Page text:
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Creator:
James Gibbs, 1682–1754, British
Title:

Design for an Unidentified Town House: Elevation and Plan

Former Title(s):

Elevation and Plan for a Town or Country House

Date:
ca. 1720
Medium:
Pen and black ink with gray wash over graphite on medium, slightly textured, cream laid paper bar scale of 1/9 inch to 1 foot
Dimensions:
Sheet: 18 3/4 x 14 9/16 inches (47.6 x 37 cm)
Inscription(s)/Marks/Lettering:

Watermark: fleur-de-lis within crowned cartouche and LVG below

Credit Line:
Yale Center for British Art, Paul Mellon Collection
Copyright Status:
Public Domain
Accession Number:
B1975.2.342
Classification:
Drawing & Watercolors-Architectural
Collection:
Prints and Drawings
Subject Terms:
architectural subject | country house | floor plans | Palladian
Access:
View by request in the Study Room [Request]
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Link:
https://collections.britishart.yale.edu/catalog/tms:10059
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James Gibbs's ground floor plan for an unidentified town house resembles the Palladian style of his contemporaries, as well as the engravings in his own influential Book of Architecture published in 1728. The front elevation is unique, however, in its strikingly plain facade punctuated by the rusticated and pedimented central range. The facade communicates the arrangement of rooms, the two principal rooms lying at the center of the building. Gibbs's style shifted in the 1720s from baroque to a more classical approach, probably in response to the prevailing Palladian taste as well as the more widespread movement toward architectural simplicity that was spreading through Europe.n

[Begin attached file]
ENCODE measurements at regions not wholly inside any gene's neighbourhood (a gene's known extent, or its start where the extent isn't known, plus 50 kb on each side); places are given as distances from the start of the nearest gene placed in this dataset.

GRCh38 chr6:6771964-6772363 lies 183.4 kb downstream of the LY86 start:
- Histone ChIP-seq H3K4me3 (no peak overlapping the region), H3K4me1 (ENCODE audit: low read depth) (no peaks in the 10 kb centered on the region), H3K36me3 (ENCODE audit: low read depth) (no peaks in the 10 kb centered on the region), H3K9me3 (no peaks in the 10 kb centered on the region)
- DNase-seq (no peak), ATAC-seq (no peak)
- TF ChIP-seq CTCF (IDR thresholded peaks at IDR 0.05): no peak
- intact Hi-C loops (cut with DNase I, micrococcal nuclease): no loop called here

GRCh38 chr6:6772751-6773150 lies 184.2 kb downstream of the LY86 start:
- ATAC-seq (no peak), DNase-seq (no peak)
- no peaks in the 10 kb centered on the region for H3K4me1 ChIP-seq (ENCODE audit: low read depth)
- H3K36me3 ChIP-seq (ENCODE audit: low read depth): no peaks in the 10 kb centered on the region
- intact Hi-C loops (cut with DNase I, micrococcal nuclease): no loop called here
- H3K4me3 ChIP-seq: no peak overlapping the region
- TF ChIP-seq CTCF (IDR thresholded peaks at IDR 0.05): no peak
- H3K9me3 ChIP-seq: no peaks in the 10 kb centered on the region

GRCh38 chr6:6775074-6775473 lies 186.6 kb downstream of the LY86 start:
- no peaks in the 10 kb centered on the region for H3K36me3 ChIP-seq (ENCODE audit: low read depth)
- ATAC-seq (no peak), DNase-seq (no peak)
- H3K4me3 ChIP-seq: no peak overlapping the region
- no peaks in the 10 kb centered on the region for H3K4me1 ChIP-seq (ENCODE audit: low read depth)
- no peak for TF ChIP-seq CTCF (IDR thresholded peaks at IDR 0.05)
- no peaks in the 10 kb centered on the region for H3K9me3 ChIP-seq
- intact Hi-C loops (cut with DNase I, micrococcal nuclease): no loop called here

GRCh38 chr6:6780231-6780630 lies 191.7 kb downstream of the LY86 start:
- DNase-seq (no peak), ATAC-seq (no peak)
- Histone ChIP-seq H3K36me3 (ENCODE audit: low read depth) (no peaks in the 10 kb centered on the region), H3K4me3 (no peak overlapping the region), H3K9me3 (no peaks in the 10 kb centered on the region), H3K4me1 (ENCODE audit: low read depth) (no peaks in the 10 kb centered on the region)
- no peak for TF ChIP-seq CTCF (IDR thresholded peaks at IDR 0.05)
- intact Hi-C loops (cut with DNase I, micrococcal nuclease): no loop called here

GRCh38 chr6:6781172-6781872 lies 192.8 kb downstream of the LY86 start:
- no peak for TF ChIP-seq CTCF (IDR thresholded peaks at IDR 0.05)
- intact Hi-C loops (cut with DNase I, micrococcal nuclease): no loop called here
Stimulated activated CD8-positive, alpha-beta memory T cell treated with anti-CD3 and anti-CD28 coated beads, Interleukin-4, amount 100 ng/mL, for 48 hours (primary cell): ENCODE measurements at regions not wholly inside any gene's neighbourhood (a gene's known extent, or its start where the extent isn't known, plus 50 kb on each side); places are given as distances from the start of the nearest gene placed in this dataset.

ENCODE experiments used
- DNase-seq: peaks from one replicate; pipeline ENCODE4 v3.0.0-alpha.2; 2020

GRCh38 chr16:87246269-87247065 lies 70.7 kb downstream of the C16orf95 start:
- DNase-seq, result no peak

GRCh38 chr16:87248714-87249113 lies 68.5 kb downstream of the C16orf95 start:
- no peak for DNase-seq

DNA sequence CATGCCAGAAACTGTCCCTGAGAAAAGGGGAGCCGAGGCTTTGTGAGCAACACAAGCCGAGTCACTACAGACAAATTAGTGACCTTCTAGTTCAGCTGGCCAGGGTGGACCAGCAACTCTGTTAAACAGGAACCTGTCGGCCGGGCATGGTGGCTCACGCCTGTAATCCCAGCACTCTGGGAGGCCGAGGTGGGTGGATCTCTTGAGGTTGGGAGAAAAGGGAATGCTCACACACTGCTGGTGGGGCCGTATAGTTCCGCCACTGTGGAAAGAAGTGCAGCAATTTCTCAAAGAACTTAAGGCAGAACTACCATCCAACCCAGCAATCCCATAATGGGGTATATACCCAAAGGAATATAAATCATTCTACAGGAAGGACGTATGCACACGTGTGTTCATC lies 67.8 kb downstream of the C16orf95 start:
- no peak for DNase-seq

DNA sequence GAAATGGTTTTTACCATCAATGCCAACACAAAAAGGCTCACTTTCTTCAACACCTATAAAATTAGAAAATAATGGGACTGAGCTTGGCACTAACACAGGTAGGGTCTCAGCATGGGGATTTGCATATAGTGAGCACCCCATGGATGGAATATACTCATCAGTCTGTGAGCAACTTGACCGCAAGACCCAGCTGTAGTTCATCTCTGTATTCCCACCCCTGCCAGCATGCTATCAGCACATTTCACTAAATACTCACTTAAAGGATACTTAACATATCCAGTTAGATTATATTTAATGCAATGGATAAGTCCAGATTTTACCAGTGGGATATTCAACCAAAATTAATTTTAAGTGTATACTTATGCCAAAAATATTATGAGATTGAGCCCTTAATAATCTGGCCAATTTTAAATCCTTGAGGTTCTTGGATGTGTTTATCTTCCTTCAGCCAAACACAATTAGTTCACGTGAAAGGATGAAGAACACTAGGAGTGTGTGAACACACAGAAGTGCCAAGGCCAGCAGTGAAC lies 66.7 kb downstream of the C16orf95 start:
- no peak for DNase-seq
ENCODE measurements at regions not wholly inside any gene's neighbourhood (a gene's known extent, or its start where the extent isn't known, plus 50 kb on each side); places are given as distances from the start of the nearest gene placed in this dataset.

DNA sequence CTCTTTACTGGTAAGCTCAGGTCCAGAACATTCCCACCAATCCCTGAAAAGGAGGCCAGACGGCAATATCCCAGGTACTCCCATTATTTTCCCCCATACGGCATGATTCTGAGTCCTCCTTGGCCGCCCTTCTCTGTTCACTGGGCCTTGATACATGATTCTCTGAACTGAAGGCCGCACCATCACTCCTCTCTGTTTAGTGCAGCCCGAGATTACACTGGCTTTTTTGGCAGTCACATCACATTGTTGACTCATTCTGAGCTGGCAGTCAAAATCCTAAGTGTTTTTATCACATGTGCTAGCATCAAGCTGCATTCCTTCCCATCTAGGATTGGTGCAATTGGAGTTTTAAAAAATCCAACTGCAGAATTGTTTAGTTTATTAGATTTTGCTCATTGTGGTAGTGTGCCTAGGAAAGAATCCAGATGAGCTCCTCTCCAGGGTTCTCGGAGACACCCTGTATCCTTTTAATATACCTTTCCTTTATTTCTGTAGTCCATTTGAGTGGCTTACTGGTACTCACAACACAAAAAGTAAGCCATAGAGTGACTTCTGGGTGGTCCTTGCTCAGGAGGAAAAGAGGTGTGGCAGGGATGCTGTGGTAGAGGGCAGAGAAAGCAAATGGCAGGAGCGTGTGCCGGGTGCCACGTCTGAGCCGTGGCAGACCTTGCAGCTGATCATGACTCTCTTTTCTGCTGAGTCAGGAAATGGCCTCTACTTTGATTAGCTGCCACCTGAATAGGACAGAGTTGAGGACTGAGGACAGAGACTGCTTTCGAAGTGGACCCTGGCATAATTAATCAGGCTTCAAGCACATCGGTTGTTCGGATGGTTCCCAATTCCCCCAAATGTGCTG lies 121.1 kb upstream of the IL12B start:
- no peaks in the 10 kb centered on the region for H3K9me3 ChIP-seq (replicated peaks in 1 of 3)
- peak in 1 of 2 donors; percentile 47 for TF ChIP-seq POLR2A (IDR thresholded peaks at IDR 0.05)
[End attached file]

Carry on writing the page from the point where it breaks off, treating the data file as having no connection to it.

Madeleine Helmer, 2014
As the designer of such London churches as St. Mary-le-Strand and St. Martin-in-Fields< James Gibbs is today best remembered as an ecclesiastical architect. However, one of the hallmarks of his practice was his versatility; he completed designs for government buildings, libraries, garden buildings, mansions, and country homes. This drawing is characteristic of Gibb's symmetrical and rectangular domestic structures.

While not featured in his publication, this illustration resembles some of the plates in Gibbs influential A Book of Architecture (1728). Intended for "such Gentlemen as might be concerned with Building, especially in the more remote parts of the Country, where little or no assistance for Designs can be procured," the publication spread Gibbs's influence throughout Great Britain and abroad. In this drawing he presents the house in plan and elevation, two traditional methods of non-perspectival projection used to convey a stricture in the eighteenth century. This practice isolates the structure from its surroundings, making it unclear whether this house was intended for the town or the country. As in Vanbrugh's drawing (cat. 110) subtle shading indicates the three-dimensionality of the elevation, while the plan conveys practical information, such as room layout.

Morna O'Neill

Wilcox, Forrester, O'Neil, Sloan. The Line of Beauty: British Drawings and Watercolors of the Eighteenth Century. Yale Center for British Art, New Haven, 2001. pg. 133 cat. no. 111

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